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I Forge Iron


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About bebeaux

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    Southern WV

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  1. Locating and setting the anchors into very old brick was a little scary, but the installation went well and the client is happy. And so am I.
  2. Thanks man. The client said she didn't like "curlicues" and fancy stuff, so I kept the design pretty basic.
  3. Hopefully I can install it tomorrow and get some pictures then, but here's a couple more
  4. Finished my first wine rack today. Learned a lot, didn't scrap too many parts, and hopefully the client is happy.
  5. Did you buy this from the manufacturer, or are you the manufacturer? The website has nothing for sale, although it mentioned a production run starting in February. How easy is it to change the tooling? It doesn't appear to have any way to quickly switch dies.
  6. Possibly a copper clad grounding rod, the kind used for electrical installations on house exteriors. Does a magnet stick to it? I'd grind it down to bright steel, or burn it off outdoors and downwind of any humans. I did some forging after a couple days of copper sanding and the copper dust was in the air and getting burned in the forge. it felt like a horrendous whiskey hangover the next day.
  7. After reading another thread about flame straightening/shrinking and the incomplete understanding of the process that some had, I thought this website would be instructive. Free advertising removed is the best in the business, and the damage they can correct using torches and come-alongs is nothing short of miraculous. Having used some of these techniques with varying degrees of success, one thing I can say for certain is that while the torch alone can move some metal, the process is way faster using mechanical means(winches, come-alongs) to hold the work in tension/compression. Another g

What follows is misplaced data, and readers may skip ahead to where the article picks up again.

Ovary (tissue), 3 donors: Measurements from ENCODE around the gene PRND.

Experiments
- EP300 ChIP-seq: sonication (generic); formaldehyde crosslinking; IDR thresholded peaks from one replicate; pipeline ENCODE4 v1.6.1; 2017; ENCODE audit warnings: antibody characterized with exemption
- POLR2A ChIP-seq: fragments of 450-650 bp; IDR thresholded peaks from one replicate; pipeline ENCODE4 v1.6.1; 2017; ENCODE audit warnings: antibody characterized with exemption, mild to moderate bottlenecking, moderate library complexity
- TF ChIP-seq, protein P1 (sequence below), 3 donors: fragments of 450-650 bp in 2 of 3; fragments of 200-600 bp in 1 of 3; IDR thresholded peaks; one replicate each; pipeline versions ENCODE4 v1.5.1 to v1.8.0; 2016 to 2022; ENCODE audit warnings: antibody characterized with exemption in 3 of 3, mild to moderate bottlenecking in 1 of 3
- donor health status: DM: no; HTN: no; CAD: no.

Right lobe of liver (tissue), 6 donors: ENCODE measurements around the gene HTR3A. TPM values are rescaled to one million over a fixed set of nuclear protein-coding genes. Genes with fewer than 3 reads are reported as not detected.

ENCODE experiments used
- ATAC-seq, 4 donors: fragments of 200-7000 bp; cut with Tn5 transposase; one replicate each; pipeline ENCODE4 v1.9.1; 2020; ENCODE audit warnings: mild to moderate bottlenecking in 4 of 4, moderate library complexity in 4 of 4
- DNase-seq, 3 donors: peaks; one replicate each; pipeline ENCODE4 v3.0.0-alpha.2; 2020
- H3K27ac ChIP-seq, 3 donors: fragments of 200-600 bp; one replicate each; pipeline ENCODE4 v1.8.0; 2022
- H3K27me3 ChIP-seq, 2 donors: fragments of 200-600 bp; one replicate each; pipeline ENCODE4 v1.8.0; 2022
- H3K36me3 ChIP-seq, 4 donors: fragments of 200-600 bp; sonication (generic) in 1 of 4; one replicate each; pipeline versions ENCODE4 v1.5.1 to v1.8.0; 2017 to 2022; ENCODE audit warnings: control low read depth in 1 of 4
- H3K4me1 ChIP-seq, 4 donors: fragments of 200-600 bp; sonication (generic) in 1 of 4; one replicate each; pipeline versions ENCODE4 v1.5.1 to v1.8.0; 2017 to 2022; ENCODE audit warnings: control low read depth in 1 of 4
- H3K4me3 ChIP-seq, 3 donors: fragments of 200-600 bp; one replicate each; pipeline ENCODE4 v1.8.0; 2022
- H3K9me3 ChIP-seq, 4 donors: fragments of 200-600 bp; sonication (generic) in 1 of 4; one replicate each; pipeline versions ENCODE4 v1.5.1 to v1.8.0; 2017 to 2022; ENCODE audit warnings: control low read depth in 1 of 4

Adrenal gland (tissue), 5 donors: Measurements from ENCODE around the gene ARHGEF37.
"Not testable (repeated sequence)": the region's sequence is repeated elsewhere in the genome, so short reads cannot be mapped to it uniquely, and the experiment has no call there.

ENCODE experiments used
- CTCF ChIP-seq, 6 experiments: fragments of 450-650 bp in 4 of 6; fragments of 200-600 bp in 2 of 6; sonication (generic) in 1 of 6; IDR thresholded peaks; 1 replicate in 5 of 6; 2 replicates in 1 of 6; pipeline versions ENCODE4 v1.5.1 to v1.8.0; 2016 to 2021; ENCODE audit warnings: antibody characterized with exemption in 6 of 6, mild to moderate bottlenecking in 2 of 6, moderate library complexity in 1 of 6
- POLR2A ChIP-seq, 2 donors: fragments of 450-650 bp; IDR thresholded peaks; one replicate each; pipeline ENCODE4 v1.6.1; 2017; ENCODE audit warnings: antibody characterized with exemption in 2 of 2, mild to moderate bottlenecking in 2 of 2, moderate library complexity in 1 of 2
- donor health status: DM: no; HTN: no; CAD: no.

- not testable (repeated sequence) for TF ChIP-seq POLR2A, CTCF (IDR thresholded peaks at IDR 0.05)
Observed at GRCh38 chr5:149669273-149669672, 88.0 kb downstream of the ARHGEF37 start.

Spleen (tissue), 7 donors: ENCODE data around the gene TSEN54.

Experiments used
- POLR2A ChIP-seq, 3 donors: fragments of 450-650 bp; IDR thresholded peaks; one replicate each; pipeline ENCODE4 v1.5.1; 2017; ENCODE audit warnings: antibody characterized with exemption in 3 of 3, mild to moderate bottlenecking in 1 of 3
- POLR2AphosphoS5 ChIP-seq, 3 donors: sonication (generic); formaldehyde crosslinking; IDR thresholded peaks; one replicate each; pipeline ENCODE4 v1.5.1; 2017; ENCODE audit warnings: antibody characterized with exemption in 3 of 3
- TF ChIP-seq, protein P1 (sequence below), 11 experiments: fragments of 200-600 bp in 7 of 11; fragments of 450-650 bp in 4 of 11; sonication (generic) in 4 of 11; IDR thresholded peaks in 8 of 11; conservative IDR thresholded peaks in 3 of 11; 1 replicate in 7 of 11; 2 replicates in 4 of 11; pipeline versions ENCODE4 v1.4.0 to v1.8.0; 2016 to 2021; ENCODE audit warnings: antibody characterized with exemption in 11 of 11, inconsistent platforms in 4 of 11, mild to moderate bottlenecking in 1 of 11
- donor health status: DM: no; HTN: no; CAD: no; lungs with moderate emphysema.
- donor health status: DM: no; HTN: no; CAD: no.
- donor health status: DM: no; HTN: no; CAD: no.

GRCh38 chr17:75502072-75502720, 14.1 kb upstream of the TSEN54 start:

8. I'm finally getting some paid instruction from a local smith and it is so absolutely worth it. He has been teaching me his tong method, which is far more practical than it is traditional, but metalwork is my only source of income so I need to get it done quick. The greatest insight I had so far was comparing his tongs to the store bought (drop forged) equivalent. He had me put some material in the vise(1/2" round) and grab it with the tongs, and then he said "pull". So I did. Then he said "PULL!", and I used my best tug of war technique and those tongs were locked down tighter than a pit bull.
  9. I needed to get some 1.5" holes drifted into 1.5" x. 188" flat bar. It was a struggle getting the slit hole opened up, so I rigged up this spring loaded bottom tool. It supports the work nicely without leaving any marks and gets the hole about halfway opened, at which point a swage block (or in my case, a chunk of DOM tube) finishes the drifting.
  10. I came back from lunch a few years ago to find this snake up on my table. I guess the aluminum was just the right temperature
  11. Slag spider. Almost hit him with the wire wheel, but he made it out alive
  12. I purchased a Metalsmith model from Diamondback forge last year (the one with 3 doors) and have put about 400# of propane through it. It is the first and only forge I have used, so take my beginner's opinion for what it's worth. There are some design shortcomings that render it more of a forge for the amateur /hobbyist than a forge to make money with. The "smooth bore burner bells" are simply pipe reducers with the threads mostly machined off. There is still some root of the thread left, not that it makes much difference, but it's hardly a well constructed venturi. The burner perfor
  13. I'll put it in the gas forges section.
  14. "The Key to Metal Bumping" is well worth the price. Old school knowledge at its finest, back when turret tops were the latest automobile construction trend. I have a few books by guys named Ron, but this one explains the repair methods better than any I've seen. https://www.eastwood.com/key-to-metal-bumping-book.html
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